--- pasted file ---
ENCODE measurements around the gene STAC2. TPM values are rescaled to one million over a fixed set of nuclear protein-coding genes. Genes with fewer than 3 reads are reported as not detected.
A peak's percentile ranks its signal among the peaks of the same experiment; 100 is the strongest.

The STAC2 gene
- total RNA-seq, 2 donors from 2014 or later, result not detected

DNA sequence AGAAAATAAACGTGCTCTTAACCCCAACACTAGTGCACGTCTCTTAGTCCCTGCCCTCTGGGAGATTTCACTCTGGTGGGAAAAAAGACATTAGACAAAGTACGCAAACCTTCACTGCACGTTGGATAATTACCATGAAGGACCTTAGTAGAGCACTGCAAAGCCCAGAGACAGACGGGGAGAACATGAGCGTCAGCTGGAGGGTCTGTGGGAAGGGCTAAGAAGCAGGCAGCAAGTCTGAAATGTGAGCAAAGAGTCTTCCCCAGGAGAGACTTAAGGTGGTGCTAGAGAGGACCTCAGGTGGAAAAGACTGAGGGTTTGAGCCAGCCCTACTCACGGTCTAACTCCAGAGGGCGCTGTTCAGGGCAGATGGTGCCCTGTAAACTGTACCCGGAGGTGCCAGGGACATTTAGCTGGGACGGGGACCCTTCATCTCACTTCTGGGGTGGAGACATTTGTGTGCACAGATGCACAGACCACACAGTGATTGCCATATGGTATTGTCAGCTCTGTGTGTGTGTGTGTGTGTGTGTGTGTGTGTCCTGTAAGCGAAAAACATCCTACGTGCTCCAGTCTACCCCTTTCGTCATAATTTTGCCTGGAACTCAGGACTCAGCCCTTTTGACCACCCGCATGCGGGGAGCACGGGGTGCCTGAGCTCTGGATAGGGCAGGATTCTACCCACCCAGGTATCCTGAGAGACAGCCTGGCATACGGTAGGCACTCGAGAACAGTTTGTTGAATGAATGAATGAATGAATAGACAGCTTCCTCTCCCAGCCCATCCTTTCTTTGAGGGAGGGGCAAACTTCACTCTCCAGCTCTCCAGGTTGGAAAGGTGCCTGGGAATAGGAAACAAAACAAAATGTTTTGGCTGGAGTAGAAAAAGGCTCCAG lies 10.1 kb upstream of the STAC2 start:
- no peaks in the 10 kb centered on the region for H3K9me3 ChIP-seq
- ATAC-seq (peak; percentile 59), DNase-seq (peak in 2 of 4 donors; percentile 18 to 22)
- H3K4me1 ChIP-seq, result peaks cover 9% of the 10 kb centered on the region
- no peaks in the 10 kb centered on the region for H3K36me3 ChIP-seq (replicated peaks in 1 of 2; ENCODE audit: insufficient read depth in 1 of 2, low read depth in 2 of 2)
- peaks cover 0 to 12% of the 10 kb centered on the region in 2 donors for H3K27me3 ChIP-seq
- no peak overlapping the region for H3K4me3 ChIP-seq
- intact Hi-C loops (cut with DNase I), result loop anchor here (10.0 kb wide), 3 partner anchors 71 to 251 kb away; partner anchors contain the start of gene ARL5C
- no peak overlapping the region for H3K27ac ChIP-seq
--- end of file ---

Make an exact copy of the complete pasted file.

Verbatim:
ENCODE measurements around the gene STAC2. TPM values are rescaled to one million over a fixed set of nuclear protein-coding genes. Genes with fewer than 3 reads are reported as not detected.
A peak's percentile ranks its signal among the peaks of the same experiment; 100 is the strongest.

The STAC2 gene
- total RNA-seq, 2 donors from 2014 or later, result not detected

DNA sequence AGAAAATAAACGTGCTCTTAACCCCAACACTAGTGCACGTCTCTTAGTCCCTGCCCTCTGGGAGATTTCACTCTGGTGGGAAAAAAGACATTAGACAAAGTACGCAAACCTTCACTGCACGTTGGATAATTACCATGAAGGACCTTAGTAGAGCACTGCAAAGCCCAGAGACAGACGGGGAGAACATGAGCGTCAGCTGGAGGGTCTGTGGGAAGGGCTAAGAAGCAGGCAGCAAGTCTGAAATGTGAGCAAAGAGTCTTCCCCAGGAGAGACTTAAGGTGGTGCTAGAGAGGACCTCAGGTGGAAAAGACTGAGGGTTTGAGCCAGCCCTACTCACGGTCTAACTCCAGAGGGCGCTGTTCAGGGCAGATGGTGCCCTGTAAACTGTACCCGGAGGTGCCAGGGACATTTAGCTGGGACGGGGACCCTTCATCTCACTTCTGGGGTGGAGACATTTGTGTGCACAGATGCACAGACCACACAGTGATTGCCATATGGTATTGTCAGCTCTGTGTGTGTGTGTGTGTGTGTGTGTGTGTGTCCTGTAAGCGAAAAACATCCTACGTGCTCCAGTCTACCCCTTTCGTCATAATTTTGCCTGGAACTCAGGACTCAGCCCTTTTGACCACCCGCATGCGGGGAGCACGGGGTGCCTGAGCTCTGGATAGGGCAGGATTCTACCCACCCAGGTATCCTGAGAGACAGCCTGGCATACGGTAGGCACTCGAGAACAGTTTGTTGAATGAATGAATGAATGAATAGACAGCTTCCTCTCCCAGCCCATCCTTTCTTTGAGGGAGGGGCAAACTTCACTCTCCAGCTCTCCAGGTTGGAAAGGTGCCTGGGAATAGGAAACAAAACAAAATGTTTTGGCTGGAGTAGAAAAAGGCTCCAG lies 10.1 kb upstream of the STAC2 start:
- no peaks in the 10 kb centered on the region for H3K9me3 ChIP-seq
- ATAC-seq (peak; percentile 59), DNase-seq (peak in 2 of 4 donors; percentile 18 to 22)
- H3K4me1 ChIP-seq, result peaks cover 9% of the 10 kb centered on the region
- no peaks in the 10 kb centered on the region for H3K36me3 ChIP-seq (replicated peaks in 1 of 2; ENCODE audit: insufficient read depth in 1 of 2, low read depth in 2 of 2)
- peaks cover 0 to 12% of the 10 kb centered on the region in 2 donors for H3K27me3 ChIP-seq
- no peak overlapping the region for H3K4me3 ChIP-seq
- intact Hi-C loops (cut with DNase I), result loop anchor here (10.0 kb wide), 3 partner anchors 71 to 251 kb away; partner anchors contain the start of gene ARL5C
- no peak overlapping the region for H3K27ac ChIP-seq